This is a guest post by American Tripper Caroline Eubanks inspired by the reaction she got when telling others about her working holiday in Australia: “I wish I could do that.”
1. You’re so brave
Am I brave? It’s not like I’m charting unvisited territories like Lewis and Clark. I’m even in a country that speaks English, more or less, so that challenge is out of the picture. If it’s the being away from home part that makes me brave, I already did that when I left for college. Am I brave for not doing what is expected of me? I’m never sure how to respond to this statement.
2. You’re lucky
I hate hearing that word any time I’m traveling because luck has nothing to do with it. I prefer the word fortunate. I’m fortunate to live in a country where owning a passport gives me a lot of freedom and opportunities. I’m fortunate to have realized early on that travel is a priority in my life, more so than 9-5 jobs, apartments and stability. This statement always makes me feel like I haven’t earned it. Like my parents paid for my trip (they didn’t). Like I didn’t wait tables for lousy tips instead of going out with friends in order to save up to buy my plane ticket.
3. You’re going alone?
It sounds like I just told you I was planning on shaving my head and worshipping trees. I’ve traveled alone many times before, the first time when I was 17, and this time is no different. The only exception was that my now-boyfriend was here to make sure I didn’t get into too much trouble. I recommend solo travel to all ages and genders because alone is not the same as lonely.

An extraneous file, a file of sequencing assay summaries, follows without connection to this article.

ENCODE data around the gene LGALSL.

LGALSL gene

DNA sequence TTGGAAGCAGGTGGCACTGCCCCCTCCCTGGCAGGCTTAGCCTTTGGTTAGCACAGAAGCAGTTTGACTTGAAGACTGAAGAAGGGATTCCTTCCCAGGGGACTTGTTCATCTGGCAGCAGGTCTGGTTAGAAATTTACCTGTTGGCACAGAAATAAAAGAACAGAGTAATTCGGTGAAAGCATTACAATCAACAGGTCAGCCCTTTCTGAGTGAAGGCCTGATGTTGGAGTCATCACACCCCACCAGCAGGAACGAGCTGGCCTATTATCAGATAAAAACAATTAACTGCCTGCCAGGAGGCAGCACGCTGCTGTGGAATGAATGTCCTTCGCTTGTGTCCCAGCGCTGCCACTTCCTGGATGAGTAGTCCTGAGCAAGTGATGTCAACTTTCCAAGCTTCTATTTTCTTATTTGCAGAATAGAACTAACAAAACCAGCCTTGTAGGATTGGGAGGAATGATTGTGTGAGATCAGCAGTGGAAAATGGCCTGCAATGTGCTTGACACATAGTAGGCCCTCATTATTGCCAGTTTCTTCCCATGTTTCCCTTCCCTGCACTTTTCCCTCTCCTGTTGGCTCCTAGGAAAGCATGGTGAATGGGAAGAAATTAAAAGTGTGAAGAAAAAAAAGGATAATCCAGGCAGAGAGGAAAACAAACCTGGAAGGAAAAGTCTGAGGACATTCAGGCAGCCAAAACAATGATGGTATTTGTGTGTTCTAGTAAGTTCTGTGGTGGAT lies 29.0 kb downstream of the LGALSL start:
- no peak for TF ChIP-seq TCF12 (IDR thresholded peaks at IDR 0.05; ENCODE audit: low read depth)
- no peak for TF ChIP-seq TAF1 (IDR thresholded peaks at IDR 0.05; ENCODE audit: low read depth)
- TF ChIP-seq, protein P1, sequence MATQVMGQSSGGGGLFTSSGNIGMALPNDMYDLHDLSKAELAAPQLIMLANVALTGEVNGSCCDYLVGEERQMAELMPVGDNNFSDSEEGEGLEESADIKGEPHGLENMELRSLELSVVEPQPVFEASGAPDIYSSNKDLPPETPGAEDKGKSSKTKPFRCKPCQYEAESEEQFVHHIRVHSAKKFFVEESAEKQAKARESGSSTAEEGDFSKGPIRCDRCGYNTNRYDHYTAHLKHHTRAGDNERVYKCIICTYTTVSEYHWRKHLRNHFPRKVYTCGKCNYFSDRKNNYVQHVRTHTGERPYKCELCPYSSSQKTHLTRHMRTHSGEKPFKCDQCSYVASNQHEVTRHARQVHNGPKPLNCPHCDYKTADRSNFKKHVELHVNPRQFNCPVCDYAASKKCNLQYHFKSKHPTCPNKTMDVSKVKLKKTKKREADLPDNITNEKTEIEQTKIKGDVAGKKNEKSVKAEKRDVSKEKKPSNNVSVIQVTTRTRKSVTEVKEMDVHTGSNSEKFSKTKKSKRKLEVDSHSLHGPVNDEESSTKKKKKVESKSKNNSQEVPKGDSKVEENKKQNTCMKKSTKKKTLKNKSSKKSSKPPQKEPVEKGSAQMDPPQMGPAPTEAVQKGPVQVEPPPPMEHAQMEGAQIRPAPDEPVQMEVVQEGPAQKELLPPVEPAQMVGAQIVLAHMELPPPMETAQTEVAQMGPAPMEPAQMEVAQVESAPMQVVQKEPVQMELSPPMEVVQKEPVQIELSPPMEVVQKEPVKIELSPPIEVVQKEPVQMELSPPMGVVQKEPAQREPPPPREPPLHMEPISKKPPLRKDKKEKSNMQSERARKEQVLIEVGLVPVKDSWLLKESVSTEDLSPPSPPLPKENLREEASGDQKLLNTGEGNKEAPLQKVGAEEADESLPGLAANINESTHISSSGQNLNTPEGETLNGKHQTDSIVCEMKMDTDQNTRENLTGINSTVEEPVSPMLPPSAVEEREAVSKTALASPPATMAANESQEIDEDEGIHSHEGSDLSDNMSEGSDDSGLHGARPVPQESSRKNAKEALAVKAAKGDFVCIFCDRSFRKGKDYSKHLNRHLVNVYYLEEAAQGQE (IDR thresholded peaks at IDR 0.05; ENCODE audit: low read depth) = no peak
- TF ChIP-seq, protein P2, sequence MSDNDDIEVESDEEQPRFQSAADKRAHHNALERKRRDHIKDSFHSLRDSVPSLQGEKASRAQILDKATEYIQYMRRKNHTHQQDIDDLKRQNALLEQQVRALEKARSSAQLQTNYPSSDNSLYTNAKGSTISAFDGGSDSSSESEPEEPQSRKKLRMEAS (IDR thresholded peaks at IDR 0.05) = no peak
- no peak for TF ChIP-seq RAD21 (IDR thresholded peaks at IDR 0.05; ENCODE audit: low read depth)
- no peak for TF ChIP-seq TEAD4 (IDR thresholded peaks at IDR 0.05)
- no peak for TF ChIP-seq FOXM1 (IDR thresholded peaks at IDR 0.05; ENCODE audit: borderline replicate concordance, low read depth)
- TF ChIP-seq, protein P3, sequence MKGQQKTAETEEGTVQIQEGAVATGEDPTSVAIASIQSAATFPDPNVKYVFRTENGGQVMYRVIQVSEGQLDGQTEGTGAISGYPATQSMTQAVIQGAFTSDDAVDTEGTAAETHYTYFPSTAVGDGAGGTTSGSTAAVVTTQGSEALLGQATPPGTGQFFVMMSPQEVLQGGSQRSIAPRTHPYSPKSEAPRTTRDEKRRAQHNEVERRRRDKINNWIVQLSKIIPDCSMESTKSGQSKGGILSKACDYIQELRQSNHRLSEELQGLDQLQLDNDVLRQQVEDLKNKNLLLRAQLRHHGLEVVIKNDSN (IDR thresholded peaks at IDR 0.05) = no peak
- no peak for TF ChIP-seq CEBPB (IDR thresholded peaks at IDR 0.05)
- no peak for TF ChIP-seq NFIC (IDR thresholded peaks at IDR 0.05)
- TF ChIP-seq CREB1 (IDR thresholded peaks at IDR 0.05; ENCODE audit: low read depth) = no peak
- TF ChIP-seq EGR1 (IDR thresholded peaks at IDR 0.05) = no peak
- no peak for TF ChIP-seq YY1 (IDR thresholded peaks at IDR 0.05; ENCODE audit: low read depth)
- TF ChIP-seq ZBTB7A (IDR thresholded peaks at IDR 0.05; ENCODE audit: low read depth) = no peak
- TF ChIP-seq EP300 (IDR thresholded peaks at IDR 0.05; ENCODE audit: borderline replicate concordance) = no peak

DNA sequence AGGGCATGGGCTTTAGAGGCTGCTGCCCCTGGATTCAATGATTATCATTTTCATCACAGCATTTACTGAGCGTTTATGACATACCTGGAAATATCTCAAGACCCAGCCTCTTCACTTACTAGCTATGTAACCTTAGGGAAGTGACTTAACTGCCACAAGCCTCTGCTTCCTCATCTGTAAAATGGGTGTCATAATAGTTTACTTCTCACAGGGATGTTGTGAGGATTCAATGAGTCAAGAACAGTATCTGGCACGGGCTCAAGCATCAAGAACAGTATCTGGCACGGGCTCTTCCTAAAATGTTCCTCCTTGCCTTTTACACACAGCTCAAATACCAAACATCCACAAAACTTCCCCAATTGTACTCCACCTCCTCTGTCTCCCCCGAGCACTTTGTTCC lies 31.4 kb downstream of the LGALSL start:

4. Now’s the time to do it.
While I agree with this statement in many ways, since I have no major commitments in the US and the job market there has fallen apart, but who says you can’t travel now AND later? There are plenty of great stories of people in their 60s and 70s traveling. My grandparents are such an example and are still riding camels in Egypt and camping in the Moroccan desert.
5. I wish I could do that.
Why can’t you? You’re the only person getting in your way. Jobs, houses and relationships can all be adapted if you make travel a priority. Here are the only acceptable excuses for why you can’t travel like I can.
You don’t have a passport because you are an illegal alien and risk deportation.
You are in the witness protection program and travel could compromise your alias.
You are wanted by the police or currently serving time in jail, in which case PLEASE stay where you are.
You are in the hospital for treatment of a life-threatening condition.
There you have it. If one of these excuses fits your description, I doubt you should be reading this post in the first place. As for the rest of you, apply for a passport if you don’t have one already and get moving. It doesn’t have to be to Australia, but that would be pretty cool. So get Tripping.
For more tips on Australia, connect with Caroline through her profile, she’ll be “thrilled to meet Trippers Down Under!”